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Magazine > Lesson #2

Lesson 2 – 08/11/2011

We’re still in the initial stages of getting to know the Museum and one another.
The second lesson begins with a discussion with Galit Gaon, the Museum’s chief curator. Galit shares her views with us on design in general, and design in Israel in particular. The local commercial market is still relatively small, so there are a lot of good designers engaged in research. Doron asks what research means in an applied context like design. Galit answers that unlike other academic studies, design research is not carried out in writing, but in practice. The designer-researcher chooses a particular theme that he wishes to research. For example, man and environment, dimensions, materials, textures, and so forth. He then creates numerous different units in an attempt to understand the subject of his research, and to experiment with different meanings. The conclusion of the research can be a specific product, but not necessarily. Multiple experiments and experiences are the primary aim of the research, which in effect constitutes three-dimensional writing in material. Examples of design research can be seen on the website of Israeli designer Yaacov Kaufman:

Design Lab | Interactive Design | HIT
Yaacov Kaufman, Yalla Design, Stools Study, 2000

Galit then introduces us to the Museum, starting with the iconic building, its construction, the exhibitions held in it, and a little about its role in the field of design and local education. The Lab at the Museum was created in order to provide visitors with an opportunity to observe a design process that develops and evolves from one week to the next, and to understand the issues design students have to grapple with. We, the students at the Lab, receive a golden opportunity to get feedback in real time from a diverse, interested, and informed audience, and also to conduct a dialogue with experienced designers, curators, and experts.

Something About Us

After an interesting discussion with Galit, it’s time to get to know a little more about the backgrounds of our Lab-fellows. One student from each department has prepared a presentation about his or her subject of study.

The first is given by Jenny from the Department of Industrial Design. She presents the structure of design studies in general: a major yearly core course entitled “Studio”, in addition to design, art, and theory classes. Like everything else at HIT, the Department of Industrial Design is also split into three tracks: society and environment, specializing in accessible and green design; culture and creativity, specializing in the cultural contexts of design; and industry and marketing, specializing in the commercial aspect. Jenny also presents some of the less formal aspects: the atmosphere in the workshop, the educational excursions, and the marathons – intensive, two-day design competitions for the department’s entire student body.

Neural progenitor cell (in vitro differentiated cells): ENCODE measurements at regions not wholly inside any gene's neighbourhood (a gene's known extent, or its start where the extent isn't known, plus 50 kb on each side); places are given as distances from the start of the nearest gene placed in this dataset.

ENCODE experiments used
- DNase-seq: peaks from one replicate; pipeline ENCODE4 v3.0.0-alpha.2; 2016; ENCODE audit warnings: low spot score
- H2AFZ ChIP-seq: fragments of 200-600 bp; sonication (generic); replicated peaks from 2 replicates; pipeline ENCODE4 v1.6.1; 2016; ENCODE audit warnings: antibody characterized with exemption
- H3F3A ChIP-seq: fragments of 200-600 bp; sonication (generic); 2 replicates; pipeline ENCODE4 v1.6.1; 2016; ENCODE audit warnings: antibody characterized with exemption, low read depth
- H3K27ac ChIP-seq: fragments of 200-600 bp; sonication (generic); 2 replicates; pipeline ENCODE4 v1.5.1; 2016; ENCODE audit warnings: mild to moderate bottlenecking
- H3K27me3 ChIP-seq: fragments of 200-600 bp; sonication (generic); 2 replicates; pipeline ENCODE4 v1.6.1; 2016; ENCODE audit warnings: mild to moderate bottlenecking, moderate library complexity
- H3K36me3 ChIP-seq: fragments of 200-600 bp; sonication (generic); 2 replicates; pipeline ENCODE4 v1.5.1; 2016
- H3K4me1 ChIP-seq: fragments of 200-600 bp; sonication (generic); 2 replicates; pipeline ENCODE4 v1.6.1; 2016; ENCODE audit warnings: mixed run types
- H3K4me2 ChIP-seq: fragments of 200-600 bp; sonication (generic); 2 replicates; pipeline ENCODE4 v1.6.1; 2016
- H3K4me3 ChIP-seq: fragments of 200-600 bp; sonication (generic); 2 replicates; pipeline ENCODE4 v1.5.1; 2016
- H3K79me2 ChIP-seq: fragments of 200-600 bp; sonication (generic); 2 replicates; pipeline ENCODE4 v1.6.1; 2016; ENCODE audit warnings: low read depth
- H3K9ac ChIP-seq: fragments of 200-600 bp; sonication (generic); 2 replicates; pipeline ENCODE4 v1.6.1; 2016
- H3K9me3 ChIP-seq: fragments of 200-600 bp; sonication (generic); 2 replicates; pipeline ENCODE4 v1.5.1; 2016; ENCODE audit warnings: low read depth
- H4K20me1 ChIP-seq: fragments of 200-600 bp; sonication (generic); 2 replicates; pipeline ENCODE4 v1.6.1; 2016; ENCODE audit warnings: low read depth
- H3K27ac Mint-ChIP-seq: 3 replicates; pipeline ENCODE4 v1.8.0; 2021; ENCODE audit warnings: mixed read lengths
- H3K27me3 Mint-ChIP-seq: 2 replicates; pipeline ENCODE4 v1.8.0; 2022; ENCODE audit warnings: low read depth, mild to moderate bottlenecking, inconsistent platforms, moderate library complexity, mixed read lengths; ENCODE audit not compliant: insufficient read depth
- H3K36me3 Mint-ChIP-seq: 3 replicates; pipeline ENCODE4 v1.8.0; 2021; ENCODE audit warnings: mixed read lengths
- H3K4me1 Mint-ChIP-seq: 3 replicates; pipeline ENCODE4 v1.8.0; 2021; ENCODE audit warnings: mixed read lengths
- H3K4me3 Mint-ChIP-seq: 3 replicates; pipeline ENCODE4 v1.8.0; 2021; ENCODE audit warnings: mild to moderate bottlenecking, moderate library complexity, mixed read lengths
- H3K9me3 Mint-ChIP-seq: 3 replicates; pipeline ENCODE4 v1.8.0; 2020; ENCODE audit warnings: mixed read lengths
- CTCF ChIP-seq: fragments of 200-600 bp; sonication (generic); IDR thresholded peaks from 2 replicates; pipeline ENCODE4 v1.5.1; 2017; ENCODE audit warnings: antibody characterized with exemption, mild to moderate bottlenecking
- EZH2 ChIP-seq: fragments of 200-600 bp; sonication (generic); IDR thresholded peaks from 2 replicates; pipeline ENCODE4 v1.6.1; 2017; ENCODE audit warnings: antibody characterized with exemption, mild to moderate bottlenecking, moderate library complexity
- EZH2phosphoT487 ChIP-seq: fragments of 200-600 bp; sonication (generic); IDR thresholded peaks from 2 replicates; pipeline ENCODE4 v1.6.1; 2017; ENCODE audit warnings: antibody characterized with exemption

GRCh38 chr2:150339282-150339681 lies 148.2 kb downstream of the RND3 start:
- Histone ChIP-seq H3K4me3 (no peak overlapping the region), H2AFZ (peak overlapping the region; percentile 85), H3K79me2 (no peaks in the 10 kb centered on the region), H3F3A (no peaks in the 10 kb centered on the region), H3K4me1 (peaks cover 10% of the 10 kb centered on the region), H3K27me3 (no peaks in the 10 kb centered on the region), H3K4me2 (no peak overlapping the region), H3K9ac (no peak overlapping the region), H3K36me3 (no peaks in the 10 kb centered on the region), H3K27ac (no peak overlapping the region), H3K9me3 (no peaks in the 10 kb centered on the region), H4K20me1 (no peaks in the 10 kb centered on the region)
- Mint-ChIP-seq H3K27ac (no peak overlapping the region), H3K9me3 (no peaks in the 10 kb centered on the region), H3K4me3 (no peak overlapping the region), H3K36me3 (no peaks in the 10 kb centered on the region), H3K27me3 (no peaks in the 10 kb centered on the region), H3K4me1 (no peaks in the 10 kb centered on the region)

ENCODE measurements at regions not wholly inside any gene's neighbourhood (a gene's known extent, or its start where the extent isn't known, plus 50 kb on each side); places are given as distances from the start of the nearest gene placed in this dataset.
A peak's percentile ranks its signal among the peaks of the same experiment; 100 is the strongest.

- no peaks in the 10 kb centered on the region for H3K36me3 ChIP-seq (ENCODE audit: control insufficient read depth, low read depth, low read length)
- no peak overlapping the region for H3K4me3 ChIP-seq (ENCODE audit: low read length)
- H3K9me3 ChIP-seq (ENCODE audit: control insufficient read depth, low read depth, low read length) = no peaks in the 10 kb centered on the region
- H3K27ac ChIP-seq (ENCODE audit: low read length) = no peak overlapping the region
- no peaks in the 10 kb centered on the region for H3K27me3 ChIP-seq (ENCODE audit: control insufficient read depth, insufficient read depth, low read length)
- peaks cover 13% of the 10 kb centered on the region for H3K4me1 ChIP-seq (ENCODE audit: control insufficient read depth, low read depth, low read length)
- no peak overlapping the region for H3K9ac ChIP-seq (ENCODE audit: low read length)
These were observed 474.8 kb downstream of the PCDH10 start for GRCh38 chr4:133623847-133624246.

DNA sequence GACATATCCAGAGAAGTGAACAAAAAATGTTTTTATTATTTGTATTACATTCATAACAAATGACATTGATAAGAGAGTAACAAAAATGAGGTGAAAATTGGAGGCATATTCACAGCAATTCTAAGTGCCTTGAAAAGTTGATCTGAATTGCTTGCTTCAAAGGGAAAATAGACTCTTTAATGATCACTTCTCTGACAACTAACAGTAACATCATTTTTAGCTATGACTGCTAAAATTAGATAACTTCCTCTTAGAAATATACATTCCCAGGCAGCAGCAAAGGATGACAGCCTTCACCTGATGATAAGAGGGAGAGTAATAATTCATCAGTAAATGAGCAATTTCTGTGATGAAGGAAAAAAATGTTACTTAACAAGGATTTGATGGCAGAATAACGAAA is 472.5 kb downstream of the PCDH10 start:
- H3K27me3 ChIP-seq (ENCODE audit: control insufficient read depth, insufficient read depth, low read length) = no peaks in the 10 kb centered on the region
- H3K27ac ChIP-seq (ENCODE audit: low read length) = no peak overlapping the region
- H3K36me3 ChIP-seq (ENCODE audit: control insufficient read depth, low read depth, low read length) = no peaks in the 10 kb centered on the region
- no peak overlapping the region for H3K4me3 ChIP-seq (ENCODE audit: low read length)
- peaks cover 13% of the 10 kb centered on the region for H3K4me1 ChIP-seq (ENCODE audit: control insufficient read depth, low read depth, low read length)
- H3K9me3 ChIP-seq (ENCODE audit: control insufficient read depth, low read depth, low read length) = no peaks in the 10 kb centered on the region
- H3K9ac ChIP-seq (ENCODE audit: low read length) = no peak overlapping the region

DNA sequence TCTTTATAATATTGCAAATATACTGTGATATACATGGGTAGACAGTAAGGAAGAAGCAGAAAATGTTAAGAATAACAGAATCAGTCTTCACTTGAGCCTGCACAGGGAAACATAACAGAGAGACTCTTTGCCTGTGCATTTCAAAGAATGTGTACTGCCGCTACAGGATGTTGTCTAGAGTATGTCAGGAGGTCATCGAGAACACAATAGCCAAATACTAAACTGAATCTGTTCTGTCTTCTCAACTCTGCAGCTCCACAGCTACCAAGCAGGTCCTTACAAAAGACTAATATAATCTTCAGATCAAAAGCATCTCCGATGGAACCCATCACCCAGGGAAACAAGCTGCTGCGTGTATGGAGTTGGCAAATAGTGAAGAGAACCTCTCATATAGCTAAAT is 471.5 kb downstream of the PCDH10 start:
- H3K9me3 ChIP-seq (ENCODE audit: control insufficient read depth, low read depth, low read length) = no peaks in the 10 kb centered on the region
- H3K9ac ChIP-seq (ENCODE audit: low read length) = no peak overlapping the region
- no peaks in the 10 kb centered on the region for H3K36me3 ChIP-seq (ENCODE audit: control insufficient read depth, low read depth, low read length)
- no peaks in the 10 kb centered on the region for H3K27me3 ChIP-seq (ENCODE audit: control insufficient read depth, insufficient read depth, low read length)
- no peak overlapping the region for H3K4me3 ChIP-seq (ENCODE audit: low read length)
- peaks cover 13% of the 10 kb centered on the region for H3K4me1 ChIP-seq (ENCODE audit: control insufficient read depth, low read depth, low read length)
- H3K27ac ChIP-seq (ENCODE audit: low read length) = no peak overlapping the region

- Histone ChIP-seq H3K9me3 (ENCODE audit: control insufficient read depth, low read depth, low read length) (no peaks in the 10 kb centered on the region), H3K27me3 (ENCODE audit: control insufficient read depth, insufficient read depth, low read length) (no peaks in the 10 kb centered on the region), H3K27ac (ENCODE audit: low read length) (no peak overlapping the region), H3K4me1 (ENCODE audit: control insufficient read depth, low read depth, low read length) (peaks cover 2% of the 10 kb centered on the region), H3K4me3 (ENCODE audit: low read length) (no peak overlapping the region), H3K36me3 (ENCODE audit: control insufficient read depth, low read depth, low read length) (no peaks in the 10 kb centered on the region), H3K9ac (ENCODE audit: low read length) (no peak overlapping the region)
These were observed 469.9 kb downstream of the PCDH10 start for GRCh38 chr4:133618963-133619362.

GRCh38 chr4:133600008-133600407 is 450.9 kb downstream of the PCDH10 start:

The next to present her department is Roni: Visual Communications Design. In an animated and communicative short film she presents her and her colleagues’ fields of practice: text, drawing, photography, film, and so forth. The department tracks are: print, specializing in print products such as typography and illustration; media, specializing in anything that is projected/screened, such as animation and video clips; and interactive, specializing in what appears on a computer screen, such as user interfaces and Internet websites.

The last presentation of the day is given by Shmulik from the Department of Electrical and Electronic Engineering. He shows us pictures from the labs, classrooms filled with students, and boards filled with formulae. If to some of us it all looks like Greek, he says, it’s no coincidence. We discover that at HIT there are unique research areas, such as alternative energy, and a plethora of advanced instrumentation. The engineering tracks are strong current, specializing in energy transfer; communication, specializing in data transfer; and integrated engineering, specializing in all the rest.

Presentations At Last

Reminder: last week we split into pairs, and our assignment was to design a direct interaction that includes digital input and basic output. Here’s what we did:

Light at the End of the Cube – Osher Shukrun and Itay Kurgan

Design Lab | Interactive Design | HIT

A three-dimensional stacking game comprising five cubes that must be stacked in a particular order and orientation for the electrical circuit to close and LED lamps to light up and mark success. To aid stacking in the correct order, sections of a maze are depicted on the sides of the cubes, which only if correctly stacked create a continuous path. The interaction stimulates interest and poses a challenge for all the experimenters. Itay and Osher have created a ‘switchless switch’ and successfully overcome the challenge of creating flat electrical connectors.

Automatic Drawer – Shmulik Mauda and Shahar Yaacoby

Design Lab | Interactive Design | HIT

An innocent looking kitchen cupboard and a handle-less drawer. When you reach out over the surface, the drawer opens. The mechanism is based on a magnetic switch that is operated by a matching ring worn on the operator’s finger. The mechanism and motor are concealed, and there is a very strong element of surprise.